The compulsory redemption is applicable when bond issuers violate regulations on private replacement and trading of corporate bonds under decisions of competent authorities, or breach bond issuance plans, and such violations are irremediable or remedial measures are not accepted by bondholders representing at least 65 percent of the total number of bonds of the same type in circulation; or fall into other cases as stated in the bond issuance plans.

However, it is noted that the compulsory redemption of bonds is not applicable in case the bonds are subject to withdrawal under decisions of competent authorities.

Particularly, the premature redemption of bonds offered to the international market must comply with the State Bank’s regulations on foreign exchange management. After being redeemed, the bonds will be cancelled.

Speaking at a seminar held in May, Dr. Can Van Luc, member of the National Monetary Policy Advisory Council, said that from now to 2030, the country needs to mobilize VND 700 trillion to 1 quadrillion per year in medium- and long-term capital, in addition to bank loans. Meanwhile, the corporate bond market is a potential channel for capital mobilization.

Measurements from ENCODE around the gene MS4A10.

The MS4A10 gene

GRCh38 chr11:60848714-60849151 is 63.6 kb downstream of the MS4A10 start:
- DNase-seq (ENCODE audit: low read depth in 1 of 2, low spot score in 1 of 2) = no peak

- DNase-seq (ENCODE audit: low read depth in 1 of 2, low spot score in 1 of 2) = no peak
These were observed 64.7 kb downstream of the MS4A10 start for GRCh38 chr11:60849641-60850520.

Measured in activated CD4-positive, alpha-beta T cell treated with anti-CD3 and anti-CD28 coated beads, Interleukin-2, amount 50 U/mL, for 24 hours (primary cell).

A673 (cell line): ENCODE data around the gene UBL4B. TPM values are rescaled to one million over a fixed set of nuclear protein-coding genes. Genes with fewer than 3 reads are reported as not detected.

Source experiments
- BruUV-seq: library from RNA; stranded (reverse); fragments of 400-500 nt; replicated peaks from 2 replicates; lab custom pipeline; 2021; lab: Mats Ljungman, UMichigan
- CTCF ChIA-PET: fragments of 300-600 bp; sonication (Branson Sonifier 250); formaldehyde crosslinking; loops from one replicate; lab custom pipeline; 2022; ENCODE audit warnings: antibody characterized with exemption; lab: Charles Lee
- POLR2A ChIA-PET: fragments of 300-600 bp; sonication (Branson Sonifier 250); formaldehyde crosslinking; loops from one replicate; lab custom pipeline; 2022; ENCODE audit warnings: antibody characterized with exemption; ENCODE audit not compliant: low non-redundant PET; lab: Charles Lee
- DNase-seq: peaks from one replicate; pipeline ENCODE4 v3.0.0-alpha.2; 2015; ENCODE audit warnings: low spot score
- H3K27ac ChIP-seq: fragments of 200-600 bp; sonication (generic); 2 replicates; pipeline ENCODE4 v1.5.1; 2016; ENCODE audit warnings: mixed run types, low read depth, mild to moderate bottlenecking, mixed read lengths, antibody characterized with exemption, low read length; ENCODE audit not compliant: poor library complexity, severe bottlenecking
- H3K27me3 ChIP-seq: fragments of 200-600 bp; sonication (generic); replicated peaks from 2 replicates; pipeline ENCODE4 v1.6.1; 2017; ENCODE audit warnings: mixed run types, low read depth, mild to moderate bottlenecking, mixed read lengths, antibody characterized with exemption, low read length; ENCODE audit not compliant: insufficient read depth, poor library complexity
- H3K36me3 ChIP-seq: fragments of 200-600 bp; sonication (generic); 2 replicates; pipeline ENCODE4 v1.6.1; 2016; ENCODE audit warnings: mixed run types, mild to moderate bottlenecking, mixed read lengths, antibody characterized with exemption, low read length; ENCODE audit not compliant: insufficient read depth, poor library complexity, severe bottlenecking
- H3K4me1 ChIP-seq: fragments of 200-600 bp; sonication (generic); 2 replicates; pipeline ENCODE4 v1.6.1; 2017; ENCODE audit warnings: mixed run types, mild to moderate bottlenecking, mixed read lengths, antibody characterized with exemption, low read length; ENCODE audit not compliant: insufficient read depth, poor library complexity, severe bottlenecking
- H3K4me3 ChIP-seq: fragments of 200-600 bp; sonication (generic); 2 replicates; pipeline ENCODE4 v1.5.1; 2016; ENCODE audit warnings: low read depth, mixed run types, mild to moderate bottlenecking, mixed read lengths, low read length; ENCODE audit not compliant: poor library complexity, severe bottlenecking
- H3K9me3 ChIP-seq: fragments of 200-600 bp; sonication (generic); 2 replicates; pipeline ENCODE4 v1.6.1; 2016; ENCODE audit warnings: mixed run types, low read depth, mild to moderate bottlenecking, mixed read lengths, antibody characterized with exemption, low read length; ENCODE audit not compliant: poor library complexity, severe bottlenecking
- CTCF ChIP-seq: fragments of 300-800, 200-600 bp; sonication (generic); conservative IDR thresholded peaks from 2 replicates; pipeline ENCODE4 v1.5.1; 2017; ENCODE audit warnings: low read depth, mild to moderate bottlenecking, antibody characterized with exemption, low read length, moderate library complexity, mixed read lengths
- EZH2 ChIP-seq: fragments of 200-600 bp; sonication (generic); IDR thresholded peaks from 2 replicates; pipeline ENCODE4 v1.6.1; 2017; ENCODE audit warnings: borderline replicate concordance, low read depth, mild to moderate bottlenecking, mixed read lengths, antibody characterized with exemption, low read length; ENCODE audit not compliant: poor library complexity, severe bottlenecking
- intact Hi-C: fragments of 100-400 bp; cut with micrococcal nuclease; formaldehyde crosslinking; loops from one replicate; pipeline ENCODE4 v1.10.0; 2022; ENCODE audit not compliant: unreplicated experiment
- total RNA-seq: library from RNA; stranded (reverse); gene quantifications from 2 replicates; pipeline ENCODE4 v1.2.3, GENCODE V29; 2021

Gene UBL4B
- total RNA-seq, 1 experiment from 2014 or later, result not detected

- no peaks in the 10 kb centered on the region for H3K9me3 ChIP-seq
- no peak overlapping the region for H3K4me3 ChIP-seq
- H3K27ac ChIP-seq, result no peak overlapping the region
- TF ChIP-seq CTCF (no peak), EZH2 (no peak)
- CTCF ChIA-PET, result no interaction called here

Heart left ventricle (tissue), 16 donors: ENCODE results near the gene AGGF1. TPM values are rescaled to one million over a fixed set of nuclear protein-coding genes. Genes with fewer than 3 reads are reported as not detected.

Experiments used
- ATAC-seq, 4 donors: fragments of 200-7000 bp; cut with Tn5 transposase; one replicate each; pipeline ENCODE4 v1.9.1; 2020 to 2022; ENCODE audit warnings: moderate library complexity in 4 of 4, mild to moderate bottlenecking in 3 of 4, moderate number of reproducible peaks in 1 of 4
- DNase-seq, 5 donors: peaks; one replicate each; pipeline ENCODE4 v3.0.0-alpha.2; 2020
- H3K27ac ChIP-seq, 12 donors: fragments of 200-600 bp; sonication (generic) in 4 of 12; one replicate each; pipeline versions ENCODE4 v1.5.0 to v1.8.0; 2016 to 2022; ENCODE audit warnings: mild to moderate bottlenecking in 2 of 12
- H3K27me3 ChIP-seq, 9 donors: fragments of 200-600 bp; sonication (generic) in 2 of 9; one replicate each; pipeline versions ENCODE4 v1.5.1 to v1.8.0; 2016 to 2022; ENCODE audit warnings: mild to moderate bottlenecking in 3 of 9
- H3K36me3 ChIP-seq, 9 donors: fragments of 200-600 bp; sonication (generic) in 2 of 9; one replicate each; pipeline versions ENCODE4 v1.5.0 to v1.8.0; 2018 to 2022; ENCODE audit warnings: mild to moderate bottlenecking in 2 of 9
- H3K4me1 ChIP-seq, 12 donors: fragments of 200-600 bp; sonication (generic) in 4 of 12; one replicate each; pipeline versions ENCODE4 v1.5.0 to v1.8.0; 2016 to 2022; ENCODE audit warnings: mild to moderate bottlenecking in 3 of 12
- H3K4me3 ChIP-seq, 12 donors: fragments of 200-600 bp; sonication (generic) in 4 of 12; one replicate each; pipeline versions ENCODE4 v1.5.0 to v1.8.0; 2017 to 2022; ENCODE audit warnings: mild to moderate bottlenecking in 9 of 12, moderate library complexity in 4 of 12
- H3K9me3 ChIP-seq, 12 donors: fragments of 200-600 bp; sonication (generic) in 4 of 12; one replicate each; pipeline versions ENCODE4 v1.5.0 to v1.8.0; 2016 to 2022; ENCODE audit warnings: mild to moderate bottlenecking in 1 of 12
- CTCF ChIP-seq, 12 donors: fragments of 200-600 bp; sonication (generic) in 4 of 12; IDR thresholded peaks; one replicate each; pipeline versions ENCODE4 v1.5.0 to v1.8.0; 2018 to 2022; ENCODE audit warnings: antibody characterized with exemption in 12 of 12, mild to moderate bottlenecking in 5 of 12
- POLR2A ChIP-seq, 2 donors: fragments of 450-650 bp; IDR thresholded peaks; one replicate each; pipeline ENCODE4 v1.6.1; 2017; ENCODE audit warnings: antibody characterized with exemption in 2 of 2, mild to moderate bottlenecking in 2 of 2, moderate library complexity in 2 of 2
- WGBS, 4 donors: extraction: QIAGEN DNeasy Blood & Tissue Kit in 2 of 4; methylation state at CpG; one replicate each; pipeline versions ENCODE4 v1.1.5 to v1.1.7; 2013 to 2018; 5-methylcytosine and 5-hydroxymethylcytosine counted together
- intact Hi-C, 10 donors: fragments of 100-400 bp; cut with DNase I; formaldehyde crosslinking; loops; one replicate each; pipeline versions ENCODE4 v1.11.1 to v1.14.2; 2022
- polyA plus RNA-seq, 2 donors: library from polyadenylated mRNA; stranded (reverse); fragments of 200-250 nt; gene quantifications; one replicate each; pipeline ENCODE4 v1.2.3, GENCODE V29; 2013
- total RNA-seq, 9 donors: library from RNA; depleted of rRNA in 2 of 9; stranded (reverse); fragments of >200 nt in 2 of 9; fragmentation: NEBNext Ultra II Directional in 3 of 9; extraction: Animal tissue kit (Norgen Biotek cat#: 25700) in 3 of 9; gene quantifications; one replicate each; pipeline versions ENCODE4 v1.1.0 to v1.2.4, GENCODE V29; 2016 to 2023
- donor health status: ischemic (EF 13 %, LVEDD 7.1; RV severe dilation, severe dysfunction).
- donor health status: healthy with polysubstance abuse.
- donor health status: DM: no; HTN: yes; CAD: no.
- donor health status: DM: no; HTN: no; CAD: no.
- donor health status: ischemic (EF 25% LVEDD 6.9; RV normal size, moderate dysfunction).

“However, to develop a healthier corporate bond market, more comprehensive solutions are needed”, Luc said. He suggests revising Decree 156 of 2020 on sanctioning of administrative violations in the field of securities, and making amendments to the 2019 Law on Securities, including raising standards on professional investors.

There should be regulations on credit rating so as to help investors determine the quality of bond issuers and risks of issued bonds, specifying cases subject to compulsory rating or optional rating, the economist suggested.

It is also necessary to seek solutions for improving the quality of bonds to be issued, such as issuing more specific provisions on the scale, frequency of and conditions for bond issuance; and facilitating the bond issuance through simplification of procedures and shortening of time for dossier processing, the expert stressed.-